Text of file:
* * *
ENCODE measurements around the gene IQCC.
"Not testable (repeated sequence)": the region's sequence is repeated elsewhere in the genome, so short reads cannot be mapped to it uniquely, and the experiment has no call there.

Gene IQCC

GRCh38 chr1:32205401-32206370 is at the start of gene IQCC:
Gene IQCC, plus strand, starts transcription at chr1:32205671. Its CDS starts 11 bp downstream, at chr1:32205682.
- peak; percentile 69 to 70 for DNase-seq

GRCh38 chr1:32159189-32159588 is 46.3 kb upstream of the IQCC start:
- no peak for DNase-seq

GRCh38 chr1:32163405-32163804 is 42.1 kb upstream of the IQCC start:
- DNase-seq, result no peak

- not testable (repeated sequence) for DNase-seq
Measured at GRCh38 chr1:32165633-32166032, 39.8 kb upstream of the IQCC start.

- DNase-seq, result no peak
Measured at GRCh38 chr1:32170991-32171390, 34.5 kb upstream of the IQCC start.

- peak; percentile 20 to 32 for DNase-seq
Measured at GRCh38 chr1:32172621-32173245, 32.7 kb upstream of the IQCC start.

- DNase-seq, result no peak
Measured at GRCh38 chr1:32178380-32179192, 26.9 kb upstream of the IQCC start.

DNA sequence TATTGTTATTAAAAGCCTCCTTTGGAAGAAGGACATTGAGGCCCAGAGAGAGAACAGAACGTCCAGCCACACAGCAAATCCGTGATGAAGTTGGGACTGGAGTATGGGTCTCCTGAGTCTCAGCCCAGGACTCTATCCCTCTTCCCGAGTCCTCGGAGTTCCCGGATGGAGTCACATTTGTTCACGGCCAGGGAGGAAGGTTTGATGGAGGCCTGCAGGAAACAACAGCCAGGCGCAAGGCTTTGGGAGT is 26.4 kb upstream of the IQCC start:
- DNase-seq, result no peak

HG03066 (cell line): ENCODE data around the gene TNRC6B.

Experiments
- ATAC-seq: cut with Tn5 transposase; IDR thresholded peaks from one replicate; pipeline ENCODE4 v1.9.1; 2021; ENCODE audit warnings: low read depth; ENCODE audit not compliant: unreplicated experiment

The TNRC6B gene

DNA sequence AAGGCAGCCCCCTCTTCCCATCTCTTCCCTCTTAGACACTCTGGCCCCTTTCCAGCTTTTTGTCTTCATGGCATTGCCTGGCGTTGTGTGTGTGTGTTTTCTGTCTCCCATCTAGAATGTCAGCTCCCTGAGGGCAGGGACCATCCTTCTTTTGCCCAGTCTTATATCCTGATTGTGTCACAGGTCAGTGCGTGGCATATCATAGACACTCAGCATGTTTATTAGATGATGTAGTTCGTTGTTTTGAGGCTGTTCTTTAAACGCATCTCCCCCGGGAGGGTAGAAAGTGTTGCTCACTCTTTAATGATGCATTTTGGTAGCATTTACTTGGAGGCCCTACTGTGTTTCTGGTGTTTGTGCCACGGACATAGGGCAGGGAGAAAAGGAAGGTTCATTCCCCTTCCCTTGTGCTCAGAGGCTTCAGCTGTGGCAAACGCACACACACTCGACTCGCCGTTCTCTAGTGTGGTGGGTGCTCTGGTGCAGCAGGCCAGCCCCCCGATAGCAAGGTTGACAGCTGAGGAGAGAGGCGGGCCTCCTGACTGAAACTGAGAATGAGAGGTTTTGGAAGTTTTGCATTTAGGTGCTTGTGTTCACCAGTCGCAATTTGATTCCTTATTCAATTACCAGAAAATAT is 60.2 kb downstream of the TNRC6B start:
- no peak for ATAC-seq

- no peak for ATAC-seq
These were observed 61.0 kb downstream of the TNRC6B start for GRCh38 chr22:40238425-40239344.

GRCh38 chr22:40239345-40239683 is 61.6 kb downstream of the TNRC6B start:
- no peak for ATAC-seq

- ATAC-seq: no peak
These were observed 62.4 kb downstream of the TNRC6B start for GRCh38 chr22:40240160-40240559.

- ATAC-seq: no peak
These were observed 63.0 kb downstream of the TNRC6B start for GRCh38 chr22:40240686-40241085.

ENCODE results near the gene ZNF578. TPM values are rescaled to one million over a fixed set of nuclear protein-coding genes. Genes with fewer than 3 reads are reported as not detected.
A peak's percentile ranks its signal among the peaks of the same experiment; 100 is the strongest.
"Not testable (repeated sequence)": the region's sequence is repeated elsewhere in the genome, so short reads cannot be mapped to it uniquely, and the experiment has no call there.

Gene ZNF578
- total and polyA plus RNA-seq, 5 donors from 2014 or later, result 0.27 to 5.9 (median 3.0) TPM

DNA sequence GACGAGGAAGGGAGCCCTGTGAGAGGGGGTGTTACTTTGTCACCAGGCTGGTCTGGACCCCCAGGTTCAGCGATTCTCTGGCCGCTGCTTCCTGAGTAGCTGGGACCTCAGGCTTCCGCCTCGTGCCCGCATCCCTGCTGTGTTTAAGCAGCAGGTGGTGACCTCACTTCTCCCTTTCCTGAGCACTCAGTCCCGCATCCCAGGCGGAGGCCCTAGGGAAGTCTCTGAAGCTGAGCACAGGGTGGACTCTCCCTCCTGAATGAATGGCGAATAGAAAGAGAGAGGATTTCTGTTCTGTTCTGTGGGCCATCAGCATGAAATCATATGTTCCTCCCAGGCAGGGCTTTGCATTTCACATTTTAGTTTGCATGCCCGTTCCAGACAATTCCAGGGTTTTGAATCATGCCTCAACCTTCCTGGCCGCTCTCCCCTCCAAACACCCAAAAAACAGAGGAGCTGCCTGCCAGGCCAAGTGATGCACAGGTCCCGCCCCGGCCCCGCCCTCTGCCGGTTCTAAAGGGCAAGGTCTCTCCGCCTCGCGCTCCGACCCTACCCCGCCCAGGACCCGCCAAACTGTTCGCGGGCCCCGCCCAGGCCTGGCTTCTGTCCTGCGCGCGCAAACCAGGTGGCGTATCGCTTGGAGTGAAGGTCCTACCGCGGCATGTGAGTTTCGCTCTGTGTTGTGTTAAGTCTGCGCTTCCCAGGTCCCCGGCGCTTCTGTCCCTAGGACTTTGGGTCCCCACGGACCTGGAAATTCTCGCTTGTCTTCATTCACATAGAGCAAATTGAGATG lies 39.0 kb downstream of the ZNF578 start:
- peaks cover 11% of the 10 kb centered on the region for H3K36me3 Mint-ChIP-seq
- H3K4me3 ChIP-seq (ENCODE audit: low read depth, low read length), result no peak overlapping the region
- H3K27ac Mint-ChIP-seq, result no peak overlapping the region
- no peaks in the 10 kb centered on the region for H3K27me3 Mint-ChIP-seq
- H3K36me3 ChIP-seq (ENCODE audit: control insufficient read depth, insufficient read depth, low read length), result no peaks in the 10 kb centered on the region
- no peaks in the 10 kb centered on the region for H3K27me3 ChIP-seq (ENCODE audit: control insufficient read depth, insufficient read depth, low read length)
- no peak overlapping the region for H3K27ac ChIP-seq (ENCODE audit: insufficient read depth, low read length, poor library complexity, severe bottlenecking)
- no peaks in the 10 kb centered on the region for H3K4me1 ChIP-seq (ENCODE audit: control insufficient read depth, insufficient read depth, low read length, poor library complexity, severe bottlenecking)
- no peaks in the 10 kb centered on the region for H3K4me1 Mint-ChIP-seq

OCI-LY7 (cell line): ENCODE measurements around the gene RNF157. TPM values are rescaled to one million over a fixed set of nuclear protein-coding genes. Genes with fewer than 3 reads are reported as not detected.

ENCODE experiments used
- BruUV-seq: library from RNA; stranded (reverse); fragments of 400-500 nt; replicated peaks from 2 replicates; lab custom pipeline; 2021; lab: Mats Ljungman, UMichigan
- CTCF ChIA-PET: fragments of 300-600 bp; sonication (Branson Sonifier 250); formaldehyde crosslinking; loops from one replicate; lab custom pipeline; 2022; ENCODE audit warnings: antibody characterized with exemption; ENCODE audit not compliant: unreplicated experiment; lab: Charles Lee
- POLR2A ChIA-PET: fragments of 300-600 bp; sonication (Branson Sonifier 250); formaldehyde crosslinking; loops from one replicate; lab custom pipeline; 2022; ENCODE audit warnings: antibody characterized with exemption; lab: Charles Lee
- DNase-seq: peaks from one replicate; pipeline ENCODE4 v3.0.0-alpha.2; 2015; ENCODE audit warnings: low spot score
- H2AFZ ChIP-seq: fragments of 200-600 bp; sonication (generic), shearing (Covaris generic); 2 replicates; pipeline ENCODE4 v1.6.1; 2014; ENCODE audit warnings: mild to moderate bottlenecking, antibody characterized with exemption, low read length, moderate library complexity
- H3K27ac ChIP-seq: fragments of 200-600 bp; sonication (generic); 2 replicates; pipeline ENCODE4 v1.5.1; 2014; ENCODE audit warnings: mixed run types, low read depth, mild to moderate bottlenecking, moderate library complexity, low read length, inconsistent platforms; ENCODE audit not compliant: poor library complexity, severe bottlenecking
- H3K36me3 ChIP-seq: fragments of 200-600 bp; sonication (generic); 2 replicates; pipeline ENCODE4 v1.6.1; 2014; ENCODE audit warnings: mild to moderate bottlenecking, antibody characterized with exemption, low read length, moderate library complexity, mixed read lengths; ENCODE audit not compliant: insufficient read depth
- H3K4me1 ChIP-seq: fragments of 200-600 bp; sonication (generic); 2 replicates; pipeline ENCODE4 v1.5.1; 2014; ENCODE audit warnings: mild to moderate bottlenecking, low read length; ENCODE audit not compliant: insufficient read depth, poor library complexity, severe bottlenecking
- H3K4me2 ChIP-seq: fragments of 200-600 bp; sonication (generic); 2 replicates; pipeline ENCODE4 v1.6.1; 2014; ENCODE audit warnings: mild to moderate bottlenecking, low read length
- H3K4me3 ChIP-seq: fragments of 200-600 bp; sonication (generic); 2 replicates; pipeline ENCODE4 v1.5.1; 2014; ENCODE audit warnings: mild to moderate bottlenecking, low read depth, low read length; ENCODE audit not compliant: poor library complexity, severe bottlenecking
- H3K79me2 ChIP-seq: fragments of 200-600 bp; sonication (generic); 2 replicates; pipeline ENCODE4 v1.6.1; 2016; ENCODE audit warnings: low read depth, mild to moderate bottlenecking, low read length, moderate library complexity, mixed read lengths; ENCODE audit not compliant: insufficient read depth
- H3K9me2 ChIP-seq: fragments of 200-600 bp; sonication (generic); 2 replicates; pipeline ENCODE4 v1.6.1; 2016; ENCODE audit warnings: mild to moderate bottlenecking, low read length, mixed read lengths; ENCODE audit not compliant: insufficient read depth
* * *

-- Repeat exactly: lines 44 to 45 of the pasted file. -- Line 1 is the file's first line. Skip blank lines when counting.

- no peaks in the 10 kb centered on the region for H3K27me3 Mint-ChIP-seq
- H3K36me3 ChIP-seq (ENCODE audit: control insufficient read depth, insufficient read depth, low read length), result no peaks in the 10 kb centered on the region